New Cross May meeting: food and ethics

When: Thursday 2nd May, 7.30pm
Where: New Cross Learning (map)

How food is killing us: what should we eat to save ourselves and the planet?

The food system is a major driver of man-made negative impact on the environment 1, including up to 30% of greenhouse gas equivalent (GHG) emissions 2. It also uses up to 70%  fresh water 3,4 and is a key driver of soil degradation 5 and biodiversity loss 6,7  Population health is damaged by overconsumption, which propels the rise in non-communicable diseases such as heart disease, diabetes, cancer and stroke; leading causes of mortality in developed nations 8.  Workers terms and conditions in the food system, also perpetuate social injustice, including a high proportion of low paid jobs in the UK 9.  Compounding all these impacts of the food system is food waste; it’s estimated that a third of food is wasted 10.  

These societal or externalised ‘hidden’ costs are ones that customers don’t pay for, but they are paid for by everyone in the long run. This has led to calls for change, toward a food system that supports sustainable diets 11 and sustainable agriculture 12. The other side of the coin of minimising these negative knock-on effects, is that by improving policy and practice in one area say to reduce GHG emissions, improvement will be made in others such as population health.

If we take steps to alter our diets what changes can we make individually that will have positive impacts? Media coverage of the issue can be confusing and steered by vested interests.  How much of an effect might different kinds of dietary change make to our health, the environment and climate change and are such diets good to eat?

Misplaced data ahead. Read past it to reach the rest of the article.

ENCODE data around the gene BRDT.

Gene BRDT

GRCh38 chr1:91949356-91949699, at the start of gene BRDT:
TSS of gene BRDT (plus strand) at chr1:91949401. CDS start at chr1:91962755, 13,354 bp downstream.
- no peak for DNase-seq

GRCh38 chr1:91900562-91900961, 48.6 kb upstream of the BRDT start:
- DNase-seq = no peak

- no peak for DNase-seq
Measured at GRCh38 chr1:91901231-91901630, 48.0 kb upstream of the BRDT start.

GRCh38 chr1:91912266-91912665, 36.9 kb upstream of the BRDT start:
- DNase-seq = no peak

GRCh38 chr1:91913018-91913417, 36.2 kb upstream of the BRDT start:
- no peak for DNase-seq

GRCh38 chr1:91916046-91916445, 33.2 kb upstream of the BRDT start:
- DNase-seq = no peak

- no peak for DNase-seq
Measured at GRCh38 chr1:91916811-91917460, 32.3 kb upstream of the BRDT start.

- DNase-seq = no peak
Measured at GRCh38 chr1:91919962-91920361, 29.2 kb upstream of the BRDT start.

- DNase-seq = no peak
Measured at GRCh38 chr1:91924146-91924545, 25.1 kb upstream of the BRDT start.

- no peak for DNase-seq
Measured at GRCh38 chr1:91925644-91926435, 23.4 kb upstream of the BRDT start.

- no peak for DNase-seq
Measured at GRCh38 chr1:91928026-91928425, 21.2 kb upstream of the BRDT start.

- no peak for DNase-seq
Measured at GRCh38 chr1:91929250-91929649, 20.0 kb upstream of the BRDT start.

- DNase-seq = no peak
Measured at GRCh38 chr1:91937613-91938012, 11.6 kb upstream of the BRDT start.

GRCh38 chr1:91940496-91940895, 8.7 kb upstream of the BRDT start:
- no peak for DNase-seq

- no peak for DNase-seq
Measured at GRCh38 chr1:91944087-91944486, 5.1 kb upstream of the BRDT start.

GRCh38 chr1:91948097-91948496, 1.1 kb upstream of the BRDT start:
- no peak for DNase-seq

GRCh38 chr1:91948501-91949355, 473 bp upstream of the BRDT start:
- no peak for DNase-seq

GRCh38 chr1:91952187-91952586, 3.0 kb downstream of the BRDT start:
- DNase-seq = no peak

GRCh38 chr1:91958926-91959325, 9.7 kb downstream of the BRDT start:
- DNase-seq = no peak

Dr Libby Oakden will give a talk on the impact of different diets on climate and health followed by discussion on what kinds of things we might do to alter the situation and what we’d be comfortable with changing.

Libby was has a life sciences background with a PhD in neuroscience.  She has been working in Universities helping researchers bring new innovations and treatments closer to patients’ by commercialising medical research.  This work helps develop new treatments for non-communicable diseases such and stroke, cancer and heart disease.

Because of the link between non-communicable disease and diets Libby then went on to complete a Food Policy masters to enable her to work to change the current food system so that it is kinder to our health and our environment. 


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2. Vermeulen, S. J., Campbell, B. M. & Ingram, J. S. I. Climate Change and Food Systems. Annu. Rev. Environ. Resour. 37, 195–222 (2012).

3. Food and Agricultural Organisation of the United Nations. Sustainable Development Goals. Sustainable Development (2015).

4. Hoekstra, A. Y. & Mekonnen, M. M. The water footprint of humanity. Proc. Natl. Acad. Sci. 109, 3232–3237 (2012).

5. Foley, J. a et al. Global consequences of land use. Science 309, 570–4 (2005).

6. Wiegers, E., Dorp, M. Van & Torgerson, S. Improving Nutrition through Agriculture. Library.Wur.Nl (2012).

7. Steinfeld, H. et al. Livestock’s Long Shadow: Environmental Issues and Options. FAO LEAD 1–390 (2006). doi:10.1007/s10666-008-9149-3

8. Bloom, D. E. et al. The Global Economic Burden of Noncommunicable Diseases. World Econ. Forum 1–46 (2011). doi:10.1192/bjp.184.5.393

9. Allen, P. Mining for justice in the food system: Perceptions, practices, and possibilities. Agric. Human Values 25, 157–161 (2008).

10. FAO. Global food losses and food waste – Extent, causes and prevention. SAVE FOOD: An initiative on Food Loss and Waste Reduction (2011). doi:10.1098/rstb.2010.0126

11. Lang, T. & Mason, P. Sustainable diet policy development: implications of multi-criteria and other approaches, 2008–2017. Proc. Nutr. Soc. 1–16 (2017). doi:10.1017/S0029665117004074

12. Webb, J. et al. Foresight. The Future of Food and Farming: Challenges and choices for global sustainability. Gov. Off. Sci. London 149, 1–208 (2011).